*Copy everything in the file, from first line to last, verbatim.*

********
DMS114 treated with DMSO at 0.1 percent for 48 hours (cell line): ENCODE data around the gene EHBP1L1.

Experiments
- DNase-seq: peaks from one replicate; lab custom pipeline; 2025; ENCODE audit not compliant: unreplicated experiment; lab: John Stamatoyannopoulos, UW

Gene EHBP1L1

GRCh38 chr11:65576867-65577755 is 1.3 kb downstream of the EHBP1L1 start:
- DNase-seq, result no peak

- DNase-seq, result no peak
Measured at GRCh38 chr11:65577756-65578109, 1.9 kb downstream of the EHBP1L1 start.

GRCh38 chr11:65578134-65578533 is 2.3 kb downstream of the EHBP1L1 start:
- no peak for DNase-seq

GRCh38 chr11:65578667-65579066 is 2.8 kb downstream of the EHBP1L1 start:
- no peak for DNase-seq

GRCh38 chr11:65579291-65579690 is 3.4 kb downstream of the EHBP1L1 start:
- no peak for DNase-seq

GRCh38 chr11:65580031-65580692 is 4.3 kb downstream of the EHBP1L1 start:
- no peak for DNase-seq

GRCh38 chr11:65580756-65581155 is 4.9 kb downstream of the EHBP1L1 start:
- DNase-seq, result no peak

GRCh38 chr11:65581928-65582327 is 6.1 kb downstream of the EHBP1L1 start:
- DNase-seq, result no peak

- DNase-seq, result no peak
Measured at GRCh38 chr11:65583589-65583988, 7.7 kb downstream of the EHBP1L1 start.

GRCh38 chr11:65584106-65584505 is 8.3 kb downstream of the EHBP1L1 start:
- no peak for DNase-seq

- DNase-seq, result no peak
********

DMS114 treated with DMSO at 0.1 percent for 48 hours (cell line): ENCODE data around the gene EHBP1L1.

Experiments
- DNase-seq: peaks from one replicate; lab custom pipeline; 2025; ENCODE audit not compliant: unreplicated experiment; lab: John Stamatoyannopoulos, UW

Gene EHBP1L1

GRCh38 chr11:65576867-65577755 is 1.3 kb downstream of the EHBP1L1 start:
- DNase-seq, result no peak

- DNase-seq, result no peak
Measured at GRCh38 chr11:65577756-65578109, 1.9 kb downstream of the EHBP1L1 start.

GRCh38 chr11:65578134-65578533 is 2.3 kb downstream of the EHBP1L1 start:
- no peak for DNase-seq

GRCh38 chr11:65578667-65579066 is 2.8 kb downstream of the EHBP1L1 start:
- no peak for DNase-seq

GRCh38 chr11:65579291-65579690 is 3.4 kb downstream of the EHBP1L1 start:
- no peak for DNase-seq

GRCh38 chr11:65580031-65580692 is 4.3 kb downstream of the EHBP1L1 start:
- no peak for DNase-seq

GRCh38 chr11:65580756-65581155 is 4.9 kb downstream of the EHBP1L1 start:
- DNase-seq, result no peak

GRCh38 chr11:65581928-65582327 is 6.1 kb downstream of the EHBP1L1 start:
- DNase-seq, result no peak

- DNase-seq, result no peak
Measured at GRCh38 chr11:65583589-65583988, 7.7 kb downstream of the EHBP1L1 start.

GRCh38 chr11:65584106-65584505 is 8.3 kb downstream of the EHBP1L1 start:
- no peak for DNase-seq

- DNase-seq, result no peak